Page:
Mario Kart Tour has the potential to be a fun addition to the series, but it doesn't take long for the microtransactions to spoil the experience.
Mario Kart Tour is Nintendo's latest venture into the mobile gaming market that involves cramming one of its beloved first-party franchises into a smartphone. Nintendo managed to make a functional and fun Mario Kart game for smartphones that doesn't require a controller to play, but its bright spots have been overshadowed by the same frustrating gacha mechanics that were used in games like Dr. Mario World.
The idea of Nintendo making a Mario Kart games for mobile phones might seem ridiculous at first, but it makes sense from a business standpoint, as Mario Kart has outsold some of Nintendo's biggest franchises, like Pokémon and Super Smash Bros. for years now. Mario Kart Tour has adapted the gameplay of the series to mobile phones by simplifying it. The player has different options for controls, which include steering left and right using the touchscreen or turning the phone itself using Gyro Handling. The controls in Mario Kart Tour take a lot of getting used to and the fans expecting the same level of precision that is present in the other games will be disappointed, but they are functional.
Mario Kart Tour follows the example of recent Mario Kart games by allowing the player to choose a driver, kart, and glider before each race. The player is given a single driver for free at the start of the game and the rest need to be unlocked with the loot box mechanics. The unique item feature from Mario Kart: Double Dash!! is back, but the main reason to choose specific drivers is that each one has a different bonus when playing on specific track. If the player wants to race on the Yoshi Circuit, then picking Yoshi as the driver will net them three items per box, while the other characters will only get one or two item slots. A similar mechanic is used for the karts and gliders, with some giving more bonus points at the end of the race than others.
The gameplay of Mario Kart Tour is a watered-down version of the other Mario Kart games. There is currently only a single-player mode available at the time of writing and it consists of races against computer-controlled opponents. The races only have two laps each and the A.I. seems less harsh than it does in other Mario Kart games, which makes the game feel rather easy. It's a lot more difficult to crash into obstacles than it is in other Mario Kart games, to the point where everything feels as if it's coated in rubber. What makes the game even easier is the addition of an Item Ticket that can be used once per race to instantly fill the empty slots. If the player is racing as a driver with three item slots and they get three of the same item, then they enter Frenzy mode that lets them use as many of that item as they want, so a Red Shell Frenzy gives the player constant Red Shells for a few seconds that they can fire at will.
Mario Kart Tour would have been an enjoyable, but flawed entry into the series if it were not for the monetization aspects of the game. The currencies include rubies, which are purchased with real money or occasionally won through completing in-game challenges, and coins, which can be earned in paltry amounts in races. Rubies can be spent on Pipes (aka, the loot boxes) and they have a chance of unlocking drivers, karts, and gliders. The drop rates for Pipes in Mario Kart Tour can be as low as .3%, which means that people who want specific characters & items will be stuck unless they are very lucky or are willing to pay money for rubies. The coins can also be used to purchase specific items from a rotating list, but the player doesn't earn many coins by racing. The easiest way to get coins is to use the Coin Rush mode, but it costs rubies to enter a single race.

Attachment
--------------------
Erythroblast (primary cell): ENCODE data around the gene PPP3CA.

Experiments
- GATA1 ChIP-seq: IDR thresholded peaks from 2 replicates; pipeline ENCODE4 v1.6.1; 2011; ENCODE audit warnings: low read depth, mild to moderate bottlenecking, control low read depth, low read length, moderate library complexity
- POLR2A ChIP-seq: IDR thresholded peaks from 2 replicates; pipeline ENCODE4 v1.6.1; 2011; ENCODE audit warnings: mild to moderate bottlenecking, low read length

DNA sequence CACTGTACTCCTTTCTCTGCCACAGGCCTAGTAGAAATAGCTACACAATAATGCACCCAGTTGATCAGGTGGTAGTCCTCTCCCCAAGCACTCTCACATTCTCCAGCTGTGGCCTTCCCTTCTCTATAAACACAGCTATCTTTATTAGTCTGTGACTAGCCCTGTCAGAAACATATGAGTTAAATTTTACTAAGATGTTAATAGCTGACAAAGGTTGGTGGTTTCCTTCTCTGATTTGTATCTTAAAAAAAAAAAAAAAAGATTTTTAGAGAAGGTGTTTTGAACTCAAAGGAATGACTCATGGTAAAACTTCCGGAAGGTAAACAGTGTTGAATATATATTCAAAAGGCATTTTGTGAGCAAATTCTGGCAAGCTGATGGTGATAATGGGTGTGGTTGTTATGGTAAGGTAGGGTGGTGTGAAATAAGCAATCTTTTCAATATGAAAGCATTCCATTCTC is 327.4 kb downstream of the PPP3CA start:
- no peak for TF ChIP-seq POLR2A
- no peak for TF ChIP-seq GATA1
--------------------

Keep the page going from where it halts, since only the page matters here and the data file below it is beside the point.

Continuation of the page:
In order to be able to reach new tournaments and tracks in Mario Kart Tour, the player needs to earn Grand Stars to unlock them. The easiest way to earn Grand Stars is by getting a high score on each track, but coming in first place isn't always enough. The player will have an easier time getting a high score by entering the race with specific karts & gliders, encouraging the player to hit the Pipe or seek out coins. All of these currency requirements feel as if the game is subtly pressuring the player to spend money in order to hasten things along, in a similar manner to the microtransactions in Dr. Mario World. Mario Kart Tour might be improved when the multiplayer mode is launched, but the addition of things like multiple item slots, Item Tickets, and the Frenzy mode suggests that even that mode would be ruined by favoring the players who spent money on the game.
Mario Kart Tour has impressive graphics for a mobile game and the soundtrack is still as amazing as ever. The gameplay on its own is fun in short bursts, but it doesn't live up to the other entries in the series. It's entirely possible to enjoy Mario Kart Tour without spending a dime, but the game can never quite escape the sleazy shadow of its true nature - a loot box delivery system. The backlash against microtransactions in Mario Kart Tour has already begun and the game isn't quite addictive enough to warrant its monetization practices. It feels as if Mario Kart Tour will be remembered as one of Nintendo's ill-fated attempts to sell out to the mobile gaming grind market, rather than being a true entry in the series.
Mario Kart Tour is available now for Android and iOS devices.